Posts tagged ‘fashion’
In building brand awareness and reaching a larger target market, collaborations have historically proved to be a successful tool and marketing strategy. One of the product categories to best utilize and execute collaborations has been footwear, particularly athletic shoes. Athletic shoes historically have been seen as a utilitarian object – used primarily for exercise, or daily casual wear. That is until they started marketing themselves as collectible pieces, similar to Carrie Bradshaw’s iconic Manolo Blahnik collection on Sex and the City.
Sneaker collecting became a mainstream trend when Nike and Michael Jordan introduced Air Jordans in 1985. Since then, most sneaker brands have experimented with various collaborations but there are three brands in particular that have been most successful in utilizing their collaboration to reach a completely new audience – Puma, Converse and Reebok.
Puma first partnered with the highly conceptual fashion designer and filmmaker Hussein Chalayan in 2008 by becoming a majority stakeholder of his business and appointing him as their Creative Director. Since then, they’ve launched Puma Black Label and have partnered with various other high profile fashion designers such as the late Alexander McQueen. The partnership with Hussein Chalayan is particularly successful in that he is able to blend his own conceptual and innovative design thinking with Puma’s sleek, minimalistic style and experiment in different materials and shapes that are non-traditional for athletic wear. This brings a more fashion-conscious and trend-oriented consumer to Puma and gives Chalayan a new ready-to-wear market to grow his own brand recognition.
Converse has also been incredibly innovative in their collaboration partners, particularly with embracing the materiality of their shoes (they are canvas based unlike the leather or man-made materials of their competitors). They brilliantly partnered with textile and pattern experts Marimekko and Missoni. Finnish based design brand Marimekko is particularly famous for printing on rough textured fabric and bringing this very basic material into a high fashion context, which is exactly what they did for Converse. The collaboration between Converse and Marimekko combines both an iconic American brand with an iconic European brand, therefore expanding both to a global audience and it brings together high fashion, basic materials and functionality in a beautiful new product.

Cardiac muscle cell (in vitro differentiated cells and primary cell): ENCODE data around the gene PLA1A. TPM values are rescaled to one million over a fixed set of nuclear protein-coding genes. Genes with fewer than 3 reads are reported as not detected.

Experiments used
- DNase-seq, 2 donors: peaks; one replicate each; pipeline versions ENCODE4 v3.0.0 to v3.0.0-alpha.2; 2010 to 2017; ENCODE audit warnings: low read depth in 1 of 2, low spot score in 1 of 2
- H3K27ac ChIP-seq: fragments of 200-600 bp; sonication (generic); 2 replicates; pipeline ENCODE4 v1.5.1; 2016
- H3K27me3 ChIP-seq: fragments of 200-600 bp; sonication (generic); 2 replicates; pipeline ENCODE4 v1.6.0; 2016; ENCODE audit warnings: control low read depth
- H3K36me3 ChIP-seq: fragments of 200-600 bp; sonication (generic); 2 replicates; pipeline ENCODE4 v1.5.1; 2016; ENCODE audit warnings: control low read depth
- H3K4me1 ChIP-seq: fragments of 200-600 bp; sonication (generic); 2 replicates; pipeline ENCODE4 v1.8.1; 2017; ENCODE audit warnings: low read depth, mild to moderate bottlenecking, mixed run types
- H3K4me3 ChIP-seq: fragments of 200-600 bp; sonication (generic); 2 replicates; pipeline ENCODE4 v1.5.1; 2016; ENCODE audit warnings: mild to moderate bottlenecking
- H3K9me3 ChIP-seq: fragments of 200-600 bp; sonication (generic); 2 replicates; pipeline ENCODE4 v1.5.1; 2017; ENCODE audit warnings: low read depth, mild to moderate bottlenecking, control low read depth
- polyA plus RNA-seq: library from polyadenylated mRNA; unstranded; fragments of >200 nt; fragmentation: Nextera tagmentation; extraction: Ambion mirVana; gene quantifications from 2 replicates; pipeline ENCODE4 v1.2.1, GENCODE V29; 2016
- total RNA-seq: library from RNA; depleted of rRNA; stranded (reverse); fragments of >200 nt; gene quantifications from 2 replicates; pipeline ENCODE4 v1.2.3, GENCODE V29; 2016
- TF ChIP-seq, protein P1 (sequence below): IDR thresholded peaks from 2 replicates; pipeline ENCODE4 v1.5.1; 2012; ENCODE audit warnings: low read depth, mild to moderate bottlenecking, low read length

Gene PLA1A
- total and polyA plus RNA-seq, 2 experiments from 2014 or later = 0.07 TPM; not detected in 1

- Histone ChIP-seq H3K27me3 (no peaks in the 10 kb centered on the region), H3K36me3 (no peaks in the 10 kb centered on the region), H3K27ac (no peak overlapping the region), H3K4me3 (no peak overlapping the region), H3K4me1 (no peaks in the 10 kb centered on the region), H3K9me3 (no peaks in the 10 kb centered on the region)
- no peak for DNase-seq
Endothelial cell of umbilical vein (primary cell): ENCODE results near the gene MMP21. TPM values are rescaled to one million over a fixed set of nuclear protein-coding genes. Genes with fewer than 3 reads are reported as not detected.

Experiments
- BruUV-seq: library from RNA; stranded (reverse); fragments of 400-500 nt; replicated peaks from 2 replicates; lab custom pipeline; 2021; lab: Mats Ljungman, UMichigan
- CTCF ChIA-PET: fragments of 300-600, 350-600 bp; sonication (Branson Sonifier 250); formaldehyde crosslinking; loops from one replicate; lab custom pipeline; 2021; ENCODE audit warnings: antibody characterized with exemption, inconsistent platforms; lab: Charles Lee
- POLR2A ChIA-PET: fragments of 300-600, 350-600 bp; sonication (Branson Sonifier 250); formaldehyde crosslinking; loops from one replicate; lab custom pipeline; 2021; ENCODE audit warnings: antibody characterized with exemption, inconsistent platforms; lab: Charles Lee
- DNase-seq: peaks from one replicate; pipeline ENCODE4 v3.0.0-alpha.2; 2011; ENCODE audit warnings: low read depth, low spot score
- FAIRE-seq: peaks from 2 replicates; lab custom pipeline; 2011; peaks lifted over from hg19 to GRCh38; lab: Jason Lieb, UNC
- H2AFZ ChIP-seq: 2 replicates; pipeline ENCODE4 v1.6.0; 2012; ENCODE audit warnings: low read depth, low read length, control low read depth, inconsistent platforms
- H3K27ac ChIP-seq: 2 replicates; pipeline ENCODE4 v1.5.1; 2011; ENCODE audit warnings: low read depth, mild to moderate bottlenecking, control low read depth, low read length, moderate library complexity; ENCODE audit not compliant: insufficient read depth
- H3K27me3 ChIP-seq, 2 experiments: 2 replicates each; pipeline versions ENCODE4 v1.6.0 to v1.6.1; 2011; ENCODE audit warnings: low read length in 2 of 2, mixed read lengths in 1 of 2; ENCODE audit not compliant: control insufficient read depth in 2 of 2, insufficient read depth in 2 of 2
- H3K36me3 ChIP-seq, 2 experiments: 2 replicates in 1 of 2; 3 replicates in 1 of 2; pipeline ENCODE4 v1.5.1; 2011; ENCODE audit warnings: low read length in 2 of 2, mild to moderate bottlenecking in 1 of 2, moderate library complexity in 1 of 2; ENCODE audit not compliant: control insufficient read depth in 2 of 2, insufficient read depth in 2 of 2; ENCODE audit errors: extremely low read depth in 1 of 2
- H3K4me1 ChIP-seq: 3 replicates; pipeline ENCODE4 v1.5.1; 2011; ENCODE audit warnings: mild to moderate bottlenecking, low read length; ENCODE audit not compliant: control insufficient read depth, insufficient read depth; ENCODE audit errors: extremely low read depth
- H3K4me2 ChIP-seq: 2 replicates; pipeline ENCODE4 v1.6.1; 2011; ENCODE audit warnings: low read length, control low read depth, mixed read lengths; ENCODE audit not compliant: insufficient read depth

Reebok just launched their collaboration with the Keith Haring Foundation, a project I was personally involved with. Reebok has been collaborated in the past with iconic artists like Jean-Michel Basquiat and Ryan McGinness and this collection is a natural expansion and a very strategic way for them to embrace the history of the company. Reebok’s brand awareness and popularity peaked in the 1980’s and by working with an iconic artist from that period they are able to build off their impact during that era while using contemporary manufacturing methods to create shoes that really push the boundaries of both art and sneakers by having removable pieces and 3D elements. These shoes are truly collector’s pieces that are must-haves for both the art community and sneaker collectors.
Footwear companies have really figured out how to do collaborations successfully for both brands involved. Other product categories are starting to experiment with collaborations as a marketing tool and some are doing so more successfully than others. It will be interesting to see moving forward how this strategy affects long term brand building and awareness, and how it can help brands expand their global reach.
“What do real architects look like?” rhetorically asks Bryant Turnage of the Washington DC-based architecture, design, and urban planning blog “Off the Mall” (love that name, by the way). Turnage continues with some answers: “Well, that’s an easy question. An architect wears all black clothing, usually a turtleneck, and eyeglasses with thick, black plastic frames.”
“Instant Architect” via Core77
“Or maybe an architect wears a sharp suit and handmade leather shoes, and dons a hard hat whenever called to the construction site to review thick rolls of blueprints.”
“architect and supervisor reviewing blueprints” from iStockphoto (and from page 1 of results when I googled “architect”)
“No, wait, an architect wears distressed designer jeans, carries a well-used messenger bag, and is rarely seen without iPod earbuds firmly in place.”
photograph of an architecture student from The Satorialist
Turnage goes on to encourage architecture professionals to find ways of publicly showing what real, non-stereotyped, non-urban chic architects really look like, and even made a Flickr pool for people to upload photos of themselves.